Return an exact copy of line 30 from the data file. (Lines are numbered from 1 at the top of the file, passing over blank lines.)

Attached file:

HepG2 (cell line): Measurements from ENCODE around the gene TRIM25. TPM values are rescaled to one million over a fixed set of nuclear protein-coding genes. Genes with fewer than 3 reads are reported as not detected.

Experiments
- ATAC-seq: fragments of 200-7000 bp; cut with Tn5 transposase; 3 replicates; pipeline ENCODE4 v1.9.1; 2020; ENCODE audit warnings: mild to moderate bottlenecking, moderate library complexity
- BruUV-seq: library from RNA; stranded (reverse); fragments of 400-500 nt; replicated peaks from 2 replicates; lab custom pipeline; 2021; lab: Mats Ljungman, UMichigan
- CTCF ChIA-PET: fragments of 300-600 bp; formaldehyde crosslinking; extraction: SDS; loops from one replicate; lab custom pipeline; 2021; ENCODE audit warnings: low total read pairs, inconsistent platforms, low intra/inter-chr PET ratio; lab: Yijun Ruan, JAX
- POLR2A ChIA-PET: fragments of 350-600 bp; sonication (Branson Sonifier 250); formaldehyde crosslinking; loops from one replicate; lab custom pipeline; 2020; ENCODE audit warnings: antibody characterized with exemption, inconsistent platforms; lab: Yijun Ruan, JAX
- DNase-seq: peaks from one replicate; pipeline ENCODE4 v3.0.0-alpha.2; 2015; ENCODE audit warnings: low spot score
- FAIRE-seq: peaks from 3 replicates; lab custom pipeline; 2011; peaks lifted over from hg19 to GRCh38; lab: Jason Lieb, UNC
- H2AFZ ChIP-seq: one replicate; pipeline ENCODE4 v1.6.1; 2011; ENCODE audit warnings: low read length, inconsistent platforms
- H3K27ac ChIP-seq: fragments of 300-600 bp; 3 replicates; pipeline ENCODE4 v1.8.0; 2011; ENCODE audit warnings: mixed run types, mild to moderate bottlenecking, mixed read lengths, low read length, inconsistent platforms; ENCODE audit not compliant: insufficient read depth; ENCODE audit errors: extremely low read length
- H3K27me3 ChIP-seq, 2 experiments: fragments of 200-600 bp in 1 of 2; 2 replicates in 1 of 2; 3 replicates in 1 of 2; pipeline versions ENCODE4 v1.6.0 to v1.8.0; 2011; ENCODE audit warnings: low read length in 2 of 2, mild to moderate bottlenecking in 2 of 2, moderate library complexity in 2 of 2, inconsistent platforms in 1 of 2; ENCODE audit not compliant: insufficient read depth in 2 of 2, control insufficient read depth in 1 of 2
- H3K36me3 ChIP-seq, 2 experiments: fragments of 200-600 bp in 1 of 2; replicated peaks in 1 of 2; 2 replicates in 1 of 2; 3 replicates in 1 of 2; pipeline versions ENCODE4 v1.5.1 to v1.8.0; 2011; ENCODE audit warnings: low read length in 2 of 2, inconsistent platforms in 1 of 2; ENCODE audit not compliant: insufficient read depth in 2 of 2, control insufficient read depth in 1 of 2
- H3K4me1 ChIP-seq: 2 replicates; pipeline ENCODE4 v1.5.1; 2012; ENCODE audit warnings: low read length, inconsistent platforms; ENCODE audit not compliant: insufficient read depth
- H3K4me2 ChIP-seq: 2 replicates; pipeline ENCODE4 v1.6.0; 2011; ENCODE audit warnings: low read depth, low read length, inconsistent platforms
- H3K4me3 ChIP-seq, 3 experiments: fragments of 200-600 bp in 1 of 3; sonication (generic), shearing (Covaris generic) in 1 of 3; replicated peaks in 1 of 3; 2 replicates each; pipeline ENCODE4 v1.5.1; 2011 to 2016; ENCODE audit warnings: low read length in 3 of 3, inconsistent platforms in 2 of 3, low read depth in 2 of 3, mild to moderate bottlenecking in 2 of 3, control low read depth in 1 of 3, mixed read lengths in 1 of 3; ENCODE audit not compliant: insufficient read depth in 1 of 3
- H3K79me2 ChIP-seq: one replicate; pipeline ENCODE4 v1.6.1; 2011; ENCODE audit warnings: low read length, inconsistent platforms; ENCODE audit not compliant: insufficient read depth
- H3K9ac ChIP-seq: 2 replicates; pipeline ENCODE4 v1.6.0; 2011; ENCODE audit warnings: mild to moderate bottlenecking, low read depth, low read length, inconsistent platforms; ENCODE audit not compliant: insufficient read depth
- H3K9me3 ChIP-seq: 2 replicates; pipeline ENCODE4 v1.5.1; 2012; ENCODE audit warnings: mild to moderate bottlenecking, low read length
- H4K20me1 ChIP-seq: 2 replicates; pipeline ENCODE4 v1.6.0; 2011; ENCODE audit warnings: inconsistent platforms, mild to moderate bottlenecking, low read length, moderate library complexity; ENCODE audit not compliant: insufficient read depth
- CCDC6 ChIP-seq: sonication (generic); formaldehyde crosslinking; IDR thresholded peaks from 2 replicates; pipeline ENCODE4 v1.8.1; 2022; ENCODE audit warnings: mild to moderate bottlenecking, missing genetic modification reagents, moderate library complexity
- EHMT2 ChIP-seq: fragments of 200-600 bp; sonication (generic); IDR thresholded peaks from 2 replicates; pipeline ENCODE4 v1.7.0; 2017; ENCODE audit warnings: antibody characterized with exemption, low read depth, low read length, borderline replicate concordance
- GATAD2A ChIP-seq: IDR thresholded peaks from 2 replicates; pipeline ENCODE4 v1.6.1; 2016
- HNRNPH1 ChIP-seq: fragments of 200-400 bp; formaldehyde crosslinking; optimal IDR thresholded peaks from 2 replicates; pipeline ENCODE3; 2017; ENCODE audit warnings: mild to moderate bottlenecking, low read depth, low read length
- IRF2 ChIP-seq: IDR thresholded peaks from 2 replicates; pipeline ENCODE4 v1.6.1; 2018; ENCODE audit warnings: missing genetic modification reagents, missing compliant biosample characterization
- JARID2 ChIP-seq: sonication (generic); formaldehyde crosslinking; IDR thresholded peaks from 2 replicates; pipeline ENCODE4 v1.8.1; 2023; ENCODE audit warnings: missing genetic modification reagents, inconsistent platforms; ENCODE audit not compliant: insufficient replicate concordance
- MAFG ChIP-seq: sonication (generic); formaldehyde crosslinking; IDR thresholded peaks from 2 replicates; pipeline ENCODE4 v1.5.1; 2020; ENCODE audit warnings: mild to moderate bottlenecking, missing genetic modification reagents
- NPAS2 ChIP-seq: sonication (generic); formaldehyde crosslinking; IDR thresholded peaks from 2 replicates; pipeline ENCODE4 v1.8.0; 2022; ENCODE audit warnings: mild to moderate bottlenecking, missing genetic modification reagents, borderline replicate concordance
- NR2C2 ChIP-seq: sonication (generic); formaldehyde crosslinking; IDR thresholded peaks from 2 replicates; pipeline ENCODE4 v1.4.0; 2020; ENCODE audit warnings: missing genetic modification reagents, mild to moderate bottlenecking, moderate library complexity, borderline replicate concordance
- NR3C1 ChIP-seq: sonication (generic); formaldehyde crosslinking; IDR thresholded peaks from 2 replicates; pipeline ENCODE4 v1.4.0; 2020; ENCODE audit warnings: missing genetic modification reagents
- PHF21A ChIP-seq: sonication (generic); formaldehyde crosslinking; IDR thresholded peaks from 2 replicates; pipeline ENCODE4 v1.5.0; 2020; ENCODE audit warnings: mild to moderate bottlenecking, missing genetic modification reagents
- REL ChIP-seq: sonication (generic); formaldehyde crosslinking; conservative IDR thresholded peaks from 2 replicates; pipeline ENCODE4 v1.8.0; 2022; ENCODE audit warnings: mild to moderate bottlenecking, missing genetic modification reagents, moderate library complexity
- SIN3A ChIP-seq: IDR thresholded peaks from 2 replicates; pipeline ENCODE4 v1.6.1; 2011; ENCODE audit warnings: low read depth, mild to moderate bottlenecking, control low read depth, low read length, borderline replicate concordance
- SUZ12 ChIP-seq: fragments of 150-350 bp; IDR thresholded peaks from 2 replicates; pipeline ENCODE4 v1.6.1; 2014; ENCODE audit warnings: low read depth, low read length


- PHF21A ChIP-seq: sonication (generic); formaldehyde crosslinking; IDR thresholded peaks from 2 replicates; pipeline ENCODE4 v1.5.0; 2020; ENCODE audit warnings: mild to moderate bottlenecking, missing genetic modification reagents